There are no mutants, no invaders, the threat is other people trying to survive and lowlife types willing to kill, rape, and revert to animals in the subsequent chaos. As the father, Milland holds up a store for supplies as they race just ahead of the flood of refugees fleeing devastated L.A., and heads for a cave to wait out the fallout. Along the way he becomes more than a little ruthless and severe and gets little help from Mom, who is in shock, or the children who don’t understand what he does about human nature.

   The tension in the film is as much from character development as incident.

   Hagen and Milland raise the level of this, a solid little post holocaust film in the tradition of Pat Frank’s Alas Babylon, Philip Wylie’s Tomorrow, or, minus the polemical arguments and nasty bits Heinlien’s Farnham’s Freehold. In fact it poses a lot of the same questions as the Heinlien novel while coming to altogether different conclusions.

   There is a novelization of this by Dean Owen (Brides of Dracula) under the title End of the World, the one which was used when the film was re-released (Ace, 1962).

   This is probably the best of the films Milland directed. It has flaws, low budget, likely too quick shooting schedule, but it stays with you, and you may be impressed how logically the film develops considering other movies of the genre. I first saw it in a theater at age twelve and was surprisingly not disappointed when I saw it again as an adult. Not many low budget films of this sort survive that test.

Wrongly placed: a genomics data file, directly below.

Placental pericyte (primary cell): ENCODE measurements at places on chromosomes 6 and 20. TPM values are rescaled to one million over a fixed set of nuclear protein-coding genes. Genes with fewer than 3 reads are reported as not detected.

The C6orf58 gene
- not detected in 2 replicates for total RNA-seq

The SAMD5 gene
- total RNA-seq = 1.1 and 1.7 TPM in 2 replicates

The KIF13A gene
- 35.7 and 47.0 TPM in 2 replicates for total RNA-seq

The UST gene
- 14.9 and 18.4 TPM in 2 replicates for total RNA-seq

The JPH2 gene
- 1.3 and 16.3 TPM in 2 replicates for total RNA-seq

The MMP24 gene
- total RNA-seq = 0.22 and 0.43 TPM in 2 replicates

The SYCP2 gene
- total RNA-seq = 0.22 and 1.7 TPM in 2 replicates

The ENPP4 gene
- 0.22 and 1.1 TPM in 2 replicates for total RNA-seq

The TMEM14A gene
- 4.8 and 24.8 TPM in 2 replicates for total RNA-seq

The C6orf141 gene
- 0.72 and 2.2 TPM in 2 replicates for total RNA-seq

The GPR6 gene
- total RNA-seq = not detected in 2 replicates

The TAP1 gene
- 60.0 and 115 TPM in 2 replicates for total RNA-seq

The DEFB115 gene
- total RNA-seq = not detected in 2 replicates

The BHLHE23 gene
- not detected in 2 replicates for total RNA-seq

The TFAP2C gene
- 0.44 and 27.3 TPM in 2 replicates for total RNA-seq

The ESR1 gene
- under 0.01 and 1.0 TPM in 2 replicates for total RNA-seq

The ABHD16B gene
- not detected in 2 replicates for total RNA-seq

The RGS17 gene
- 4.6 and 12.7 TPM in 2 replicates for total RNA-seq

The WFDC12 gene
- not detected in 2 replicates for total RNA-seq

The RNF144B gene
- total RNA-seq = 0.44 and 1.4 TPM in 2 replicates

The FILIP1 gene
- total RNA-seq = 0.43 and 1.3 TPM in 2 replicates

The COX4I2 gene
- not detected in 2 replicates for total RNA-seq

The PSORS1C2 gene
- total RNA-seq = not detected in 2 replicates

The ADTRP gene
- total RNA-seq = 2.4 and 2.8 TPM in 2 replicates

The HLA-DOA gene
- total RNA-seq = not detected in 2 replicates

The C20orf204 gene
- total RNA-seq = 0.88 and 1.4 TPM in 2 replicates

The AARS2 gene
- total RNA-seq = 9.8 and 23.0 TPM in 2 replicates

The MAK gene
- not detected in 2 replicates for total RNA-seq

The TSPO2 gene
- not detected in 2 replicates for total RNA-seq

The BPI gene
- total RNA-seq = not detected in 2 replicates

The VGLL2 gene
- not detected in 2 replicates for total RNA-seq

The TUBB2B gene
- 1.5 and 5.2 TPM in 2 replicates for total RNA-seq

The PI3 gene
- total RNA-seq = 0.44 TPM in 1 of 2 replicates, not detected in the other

I’m not sure, but this may be the last film where Milland played the leading man and the hero.


FIRST MAN INTO SPACE. MGM, UK/US, 1959. Marshall Thompson, Marla Landi, Bill Edwards, Robert Ayres, Bill Nagy, Carl Jaffe, Roger Delgado. Director: Robert Day.

   Watching First Man into Space, one cannot help but be reminded of The Quatermass Experiment, in which a rocket ship returns to Earth with an extraterrestrial menace in its midst. The same is essentially true for this surprisingly effective low-budget science fiction flic about a hubristic Air Force pilot who, in his obsessive quest to become the titular first man in space, ends up a victim of cosmic rays or such.

   And by “victim,” I mean that his endeavor in the stars transforms into a genuinely creepy looking bloodsucking monster that needs to kill and to feed in order to survive. Although First Man into Space is, at times, exceedingly talky (much like similar science fiction films from the era), it nevertheless has enough chills and thrills to keep the viewer engaged for the relatively scant running time.